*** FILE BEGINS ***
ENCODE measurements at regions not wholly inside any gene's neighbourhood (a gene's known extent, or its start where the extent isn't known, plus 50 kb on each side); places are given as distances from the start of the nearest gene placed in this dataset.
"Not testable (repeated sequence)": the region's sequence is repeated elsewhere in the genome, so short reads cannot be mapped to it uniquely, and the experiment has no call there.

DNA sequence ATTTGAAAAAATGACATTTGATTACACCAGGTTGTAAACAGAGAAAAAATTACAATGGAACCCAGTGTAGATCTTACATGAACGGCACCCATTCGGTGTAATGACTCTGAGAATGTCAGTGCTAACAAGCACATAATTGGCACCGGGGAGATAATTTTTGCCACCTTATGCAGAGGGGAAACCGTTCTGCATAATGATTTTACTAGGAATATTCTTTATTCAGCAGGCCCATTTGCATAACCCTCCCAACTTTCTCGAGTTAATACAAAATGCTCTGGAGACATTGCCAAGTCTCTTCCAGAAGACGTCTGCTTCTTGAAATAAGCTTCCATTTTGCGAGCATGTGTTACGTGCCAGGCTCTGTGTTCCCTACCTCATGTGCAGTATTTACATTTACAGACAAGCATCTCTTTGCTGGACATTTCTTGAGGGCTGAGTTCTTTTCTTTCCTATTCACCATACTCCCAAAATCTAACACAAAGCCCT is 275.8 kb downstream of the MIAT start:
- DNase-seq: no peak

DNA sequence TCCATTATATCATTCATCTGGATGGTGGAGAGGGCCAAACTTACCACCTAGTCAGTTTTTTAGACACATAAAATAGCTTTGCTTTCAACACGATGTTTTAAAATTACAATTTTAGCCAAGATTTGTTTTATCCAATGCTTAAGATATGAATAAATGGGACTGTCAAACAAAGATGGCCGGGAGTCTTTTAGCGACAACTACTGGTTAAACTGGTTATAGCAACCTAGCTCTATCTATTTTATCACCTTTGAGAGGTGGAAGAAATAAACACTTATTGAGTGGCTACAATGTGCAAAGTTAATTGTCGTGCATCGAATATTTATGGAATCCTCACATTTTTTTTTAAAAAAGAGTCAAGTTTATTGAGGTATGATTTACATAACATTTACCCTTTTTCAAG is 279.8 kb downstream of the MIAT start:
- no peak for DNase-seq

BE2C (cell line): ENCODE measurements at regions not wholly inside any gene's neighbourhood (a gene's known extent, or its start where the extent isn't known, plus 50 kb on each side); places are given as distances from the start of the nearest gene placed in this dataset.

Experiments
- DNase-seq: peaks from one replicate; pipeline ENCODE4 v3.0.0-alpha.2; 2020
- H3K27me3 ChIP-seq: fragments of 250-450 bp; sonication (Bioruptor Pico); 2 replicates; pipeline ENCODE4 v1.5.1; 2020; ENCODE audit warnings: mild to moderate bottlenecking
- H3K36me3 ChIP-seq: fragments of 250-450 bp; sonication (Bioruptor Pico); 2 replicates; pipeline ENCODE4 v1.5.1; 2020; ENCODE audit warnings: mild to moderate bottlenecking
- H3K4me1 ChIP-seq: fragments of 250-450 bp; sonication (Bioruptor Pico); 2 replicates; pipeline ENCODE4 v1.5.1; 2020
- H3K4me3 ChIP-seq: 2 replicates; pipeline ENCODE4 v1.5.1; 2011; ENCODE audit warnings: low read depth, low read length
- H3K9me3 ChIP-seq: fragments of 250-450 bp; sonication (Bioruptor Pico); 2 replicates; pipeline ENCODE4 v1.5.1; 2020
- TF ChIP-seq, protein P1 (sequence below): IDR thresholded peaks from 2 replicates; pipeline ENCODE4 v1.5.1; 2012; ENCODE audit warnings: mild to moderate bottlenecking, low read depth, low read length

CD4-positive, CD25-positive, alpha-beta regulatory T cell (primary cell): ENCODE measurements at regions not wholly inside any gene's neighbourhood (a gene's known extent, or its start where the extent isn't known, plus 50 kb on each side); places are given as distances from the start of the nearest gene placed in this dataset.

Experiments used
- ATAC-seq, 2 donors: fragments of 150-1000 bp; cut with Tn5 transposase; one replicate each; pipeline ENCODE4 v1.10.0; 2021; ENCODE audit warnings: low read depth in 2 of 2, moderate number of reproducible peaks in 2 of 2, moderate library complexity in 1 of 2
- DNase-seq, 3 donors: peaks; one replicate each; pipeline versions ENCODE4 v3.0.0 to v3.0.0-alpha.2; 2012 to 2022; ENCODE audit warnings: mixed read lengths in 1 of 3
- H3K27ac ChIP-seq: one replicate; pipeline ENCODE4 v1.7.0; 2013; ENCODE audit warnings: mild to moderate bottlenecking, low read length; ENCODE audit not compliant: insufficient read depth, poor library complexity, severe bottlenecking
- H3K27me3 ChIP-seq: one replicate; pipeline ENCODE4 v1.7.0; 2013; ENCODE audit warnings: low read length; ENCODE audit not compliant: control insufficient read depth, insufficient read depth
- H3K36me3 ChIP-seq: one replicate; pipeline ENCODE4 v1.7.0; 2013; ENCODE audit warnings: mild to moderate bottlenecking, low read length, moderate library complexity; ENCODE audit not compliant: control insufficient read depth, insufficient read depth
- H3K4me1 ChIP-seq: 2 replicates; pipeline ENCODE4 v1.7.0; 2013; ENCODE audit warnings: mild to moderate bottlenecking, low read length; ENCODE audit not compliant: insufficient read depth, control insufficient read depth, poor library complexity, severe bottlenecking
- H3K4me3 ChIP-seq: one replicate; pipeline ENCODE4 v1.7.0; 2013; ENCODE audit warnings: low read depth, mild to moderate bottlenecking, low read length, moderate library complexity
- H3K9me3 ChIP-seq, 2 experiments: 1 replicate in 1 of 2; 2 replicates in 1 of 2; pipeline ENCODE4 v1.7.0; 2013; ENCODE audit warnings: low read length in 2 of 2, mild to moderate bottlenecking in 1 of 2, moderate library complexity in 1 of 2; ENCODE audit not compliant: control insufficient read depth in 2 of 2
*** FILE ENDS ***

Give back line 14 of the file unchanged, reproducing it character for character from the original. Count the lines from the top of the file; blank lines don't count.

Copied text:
- H3K9me3 ChIP-seq: fragments of 250-450 bp; sonication (Bioruptor Pico); 2 replicates; pipeline ENCODE4 v1.5.1; 2020